Both IBM and VMware are big companies with big offerings, but even they can’t sustainably develop every piece of tech needed to provide a comprehensive suite of solutions for their customers. But by forging a long-term, strategic relationship, they can push ahead in their respective fields without giving up utility for customers: Where one innovates, the other keeps pace to present fully realized solutions.
Although they have had many iterations of this success, one recent example is their cloud partnership, which brought IBM’s scaled cloud-services abilities to VMware’s on-site offerings, allowing their customers to retain their framework and security from VMware while adding a cloud component.
This means that customers can keep their on-prem solutions while automatically adding a compatible cloud component — something that has been slow to come to the enterprise. But VMware doesn’t have to develop enterprise cloud services, and IBM gets a foot in the door to accelerate enterprise’s notoriously slow adoption of cloud services.
Companies the size of VMware and IBM have the ability to acquire companies, hire staff, and build out new tech beyond what most businesses can. But even they can’t build everything their customers need to use their tech to the fullest extent. This is a great example of the value of combining back-end specialties to create partnerships that push innovation on the front end.
Syte + Screenshop
We’ve covered some giants, but what about companies that aren’t looking for enterprise-level applications? What about consumer-facing apps?
Partnerships work just as well there as they do on the scale of IBM — if not better. For a small company or a startup, developing the necessary tech to make a new idea or feature happen can be beyond the resources available. Outsourcing that technology to a partner who can provide the base function they need and work with them for custom applications is critical for bringing products to life.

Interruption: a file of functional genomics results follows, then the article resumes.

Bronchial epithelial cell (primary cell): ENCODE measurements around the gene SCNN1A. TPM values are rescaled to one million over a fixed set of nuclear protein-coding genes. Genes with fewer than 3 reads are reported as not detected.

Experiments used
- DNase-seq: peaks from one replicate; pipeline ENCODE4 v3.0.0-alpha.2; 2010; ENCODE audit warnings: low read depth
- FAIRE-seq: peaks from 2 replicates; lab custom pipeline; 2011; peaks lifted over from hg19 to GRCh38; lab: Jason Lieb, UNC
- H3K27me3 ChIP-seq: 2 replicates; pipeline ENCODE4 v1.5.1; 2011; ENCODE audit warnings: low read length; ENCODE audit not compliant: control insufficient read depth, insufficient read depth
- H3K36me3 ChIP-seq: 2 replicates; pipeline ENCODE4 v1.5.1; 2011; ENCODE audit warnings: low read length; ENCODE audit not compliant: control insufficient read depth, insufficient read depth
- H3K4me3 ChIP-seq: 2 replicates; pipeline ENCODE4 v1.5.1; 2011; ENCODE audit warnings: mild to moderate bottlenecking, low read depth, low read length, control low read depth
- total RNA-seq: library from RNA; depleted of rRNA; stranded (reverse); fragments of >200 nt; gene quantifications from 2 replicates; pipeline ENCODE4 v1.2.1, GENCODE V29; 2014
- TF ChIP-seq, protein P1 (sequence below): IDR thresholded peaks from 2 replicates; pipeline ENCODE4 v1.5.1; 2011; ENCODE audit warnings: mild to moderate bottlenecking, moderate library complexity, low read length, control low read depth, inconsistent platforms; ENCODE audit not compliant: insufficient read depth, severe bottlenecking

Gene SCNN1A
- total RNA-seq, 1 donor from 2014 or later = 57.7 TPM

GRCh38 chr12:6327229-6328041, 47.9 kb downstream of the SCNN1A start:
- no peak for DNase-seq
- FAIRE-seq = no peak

A great example of this is Syte’s partnership with Screenshop. Syte provides image-recognition capabilities that allow users to find clothing and accessories from any screenshot or photo on their mobile device. Screenshop fits an ecommerce platform on top of this to present options for shoppers in any price range and has a UX that’s easy, intuitive, and pleasing to shoppers.
Developing this image tech is a full-time job for any company, as is running an entire ecommerce business. Syte isn’t prepared to build an entire customer-facing app — we’re busy with image AI! And the Screenshop team wouldn’t be able to get image-recognition AI up and running in time to get their app onto the market early; they’re busy building a whole business in and of itself.
The Syte + Screenshop partnership brings the best of both worlds together: Screenshop handles the commercial side of the product, including inventory, UX, payment processing, etc., and Syte works with Screenshop to build the best mobile application of image recognition possible.
Two is better than one
Technology, computing, software — in today’s world, it is simply too complicated, too costly, and too time-consuming to control every part of your company’s process. This could stall innovation and keep companies from pushing out products that cater to today’s and tomorrow’s customers.
But instead, it’s opened up a whole new model of innovation. Companies working in partnerships can push the envelope on technologies that are in their respective wheelhouses. Working together while retaining the autonomy to specialize in their own products, companies in partnerships truly do get the best of both worlds.